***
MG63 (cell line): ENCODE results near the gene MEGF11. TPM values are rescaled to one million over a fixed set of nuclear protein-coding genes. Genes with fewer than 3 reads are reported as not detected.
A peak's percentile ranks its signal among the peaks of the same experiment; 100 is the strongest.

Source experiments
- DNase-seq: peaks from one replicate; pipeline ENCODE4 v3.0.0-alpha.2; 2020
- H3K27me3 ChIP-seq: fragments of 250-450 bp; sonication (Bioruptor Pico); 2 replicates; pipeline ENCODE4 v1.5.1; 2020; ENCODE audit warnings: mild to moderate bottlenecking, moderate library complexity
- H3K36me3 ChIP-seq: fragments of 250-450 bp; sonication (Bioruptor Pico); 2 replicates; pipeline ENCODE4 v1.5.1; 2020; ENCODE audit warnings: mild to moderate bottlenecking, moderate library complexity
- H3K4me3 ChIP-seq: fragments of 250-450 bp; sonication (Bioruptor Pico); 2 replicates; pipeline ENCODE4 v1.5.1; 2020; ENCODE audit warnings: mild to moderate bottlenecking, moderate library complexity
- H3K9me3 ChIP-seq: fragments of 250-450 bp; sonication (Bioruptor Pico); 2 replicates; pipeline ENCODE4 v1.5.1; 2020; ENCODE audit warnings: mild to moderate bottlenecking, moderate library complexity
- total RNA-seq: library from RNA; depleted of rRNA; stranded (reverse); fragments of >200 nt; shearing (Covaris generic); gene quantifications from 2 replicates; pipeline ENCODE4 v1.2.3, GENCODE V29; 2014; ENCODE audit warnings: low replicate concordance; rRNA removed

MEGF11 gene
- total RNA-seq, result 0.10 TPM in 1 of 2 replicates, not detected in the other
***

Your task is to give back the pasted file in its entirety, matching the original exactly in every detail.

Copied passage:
MG63 (cell line): ENCODE results near the gene MEGF11. TPM values are rescaled to one million over a fixed set of nuclear protein-coding genes. Genes with fewer than 3 reads are reported as not detected.
A peak's percentile ranks its signal among the peaks of the same experiment; 100 is the strongest.

Source experiments
- DNase-seq: peaks from one replicate; pipeline ENCODE4 v3.0.0-alpha.2; 2020
- H3K27me3 ChIP-seq: fragments of 250-450 bp; sonication (Bioruptor Pico); 2 replicates; pipeline ENCODE4 v1.5.1; 2020; ENCODE audit warnings: mild to moderate bottlenecking, moderate library complexity
- H3K36me3 ChIP-seq: fragments of 250-450 bp; sonication (Bioruptor Pico); 2 replicates; pipeline ENCODE4 v1.5.1; 2020; ENCODE audit warnings: mild to moderate bottlenecking, moderate library complexity
- H3K4me3 ChIP-seq: fragments of 250-450 bp; sonication (Bioruptor Pico); 2 replicates; pipeline ENCODE4 v1.5.1; 2020; ENCODE audit warnings: mild to moderate bottlenecking, moderate library complexity
- H3K9me3 ChIP-seq: fragments of 250-450 bp; sonication (Bioruptor Pico); 2 replicates; pipeline ENCODE4 v1.5.1; 2020; ENCODE audit warnings: mild to moderate bottlenecking, moderate library complexity
- total RNA-seq: library from RNA; depleted of rRNA; stranded (reverse); fragments of >200 nt; shearing (Covaris generic); gene quantifications from 2 replicates; pipeline ENCODE4 v1.2.3, GENCODE V29; 2014; ENCODE audit warnings: low replicate concordance; rRNA removed

MEGF11 gene
- total RNA-seq, result 0.10 TPM in 1 of 2 replicates, not detected in the other